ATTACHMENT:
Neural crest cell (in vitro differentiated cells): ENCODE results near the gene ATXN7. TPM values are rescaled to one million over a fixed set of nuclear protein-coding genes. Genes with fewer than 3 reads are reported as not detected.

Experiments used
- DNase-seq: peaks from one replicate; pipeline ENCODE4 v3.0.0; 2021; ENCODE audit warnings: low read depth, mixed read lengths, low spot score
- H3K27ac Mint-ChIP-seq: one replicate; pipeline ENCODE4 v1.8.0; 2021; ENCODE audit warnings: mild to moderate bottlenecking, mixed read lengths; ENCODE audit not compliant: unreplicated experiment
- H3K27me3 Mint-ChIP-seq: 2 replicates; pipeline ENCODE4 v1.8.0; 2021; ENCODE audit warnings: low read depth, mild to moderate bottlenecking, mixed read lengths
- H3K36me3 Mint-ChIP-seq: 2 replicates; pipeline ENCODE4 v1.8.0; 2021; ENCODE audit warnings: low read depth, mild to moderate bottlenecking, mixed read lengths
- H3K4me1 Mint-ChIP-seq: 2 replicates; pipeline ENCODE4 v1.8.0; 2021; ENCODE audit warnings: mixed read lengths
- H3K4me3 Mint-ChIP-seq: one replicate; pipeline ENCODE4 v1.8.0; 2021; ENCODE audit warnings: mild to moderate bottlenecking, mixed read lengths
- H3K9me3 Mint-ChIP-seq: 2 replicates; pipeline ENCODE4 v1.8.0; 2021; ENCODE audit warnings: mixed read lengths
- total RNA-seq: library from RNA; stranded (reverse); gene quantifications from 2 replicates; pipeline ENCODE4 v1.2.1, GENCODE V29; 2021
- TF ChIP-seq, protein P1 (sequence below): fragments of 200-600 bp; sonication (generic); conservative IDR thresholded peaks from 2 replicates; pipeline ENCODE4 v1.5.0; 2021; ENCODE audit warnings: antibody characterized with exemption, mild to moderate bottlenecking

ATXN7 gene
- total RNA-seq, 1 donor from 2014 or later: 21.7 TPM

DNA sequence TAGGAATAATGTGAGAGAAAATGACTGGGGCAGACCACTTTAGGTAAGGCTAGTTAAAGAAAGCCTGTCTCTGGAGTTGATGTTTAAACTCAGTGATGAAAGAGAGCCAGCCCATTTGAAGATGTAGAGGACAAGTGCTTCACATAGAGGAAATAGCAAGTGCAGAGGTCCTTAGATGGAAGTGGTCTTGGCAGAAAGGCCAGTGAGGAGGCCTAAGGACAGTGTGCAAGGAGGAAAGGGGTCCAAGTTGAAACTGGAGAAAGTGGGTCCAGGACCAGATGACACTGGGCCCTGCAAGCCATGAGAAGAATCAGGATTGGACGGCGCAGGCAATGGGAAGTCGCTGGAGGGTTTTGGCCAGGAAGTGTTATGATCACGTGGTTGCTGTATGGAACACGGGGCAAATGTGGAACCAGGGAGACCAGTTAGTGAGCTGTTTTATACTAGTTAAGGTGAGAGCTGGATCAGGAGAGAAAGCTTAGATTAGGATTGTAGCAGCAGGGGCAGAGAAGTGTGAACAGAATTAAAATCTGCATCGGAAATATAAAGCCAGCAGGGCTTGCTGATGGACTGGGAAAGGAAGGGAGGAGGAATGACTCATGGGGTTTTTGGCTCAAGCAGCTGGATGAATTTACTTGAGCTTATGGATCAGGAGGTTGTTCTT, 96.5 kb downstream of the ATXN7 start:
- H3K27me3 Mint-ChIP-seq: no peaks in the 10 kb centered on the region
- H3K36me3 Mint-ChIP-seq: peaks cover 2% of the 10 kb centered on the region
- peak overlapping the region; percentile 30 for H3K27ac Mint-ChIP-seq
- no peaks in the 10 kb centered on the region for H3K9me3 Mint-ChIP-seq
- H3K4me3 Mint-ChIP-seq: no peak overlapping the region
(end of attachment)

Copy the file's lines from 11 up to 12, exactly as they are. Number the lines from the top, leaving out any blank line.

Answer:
- TF ChIP-seq, protein P1 (sequence below): fragments of 200-600 bp; sonication (generic); conservative IDR thresholded peaks from 2 replicates; pipeline ENCODE4 v1.5.0; 2021; ENCODE audit warnings: antibody characterized with exemption, mild to moderate bottlenecking

ATXN7 gene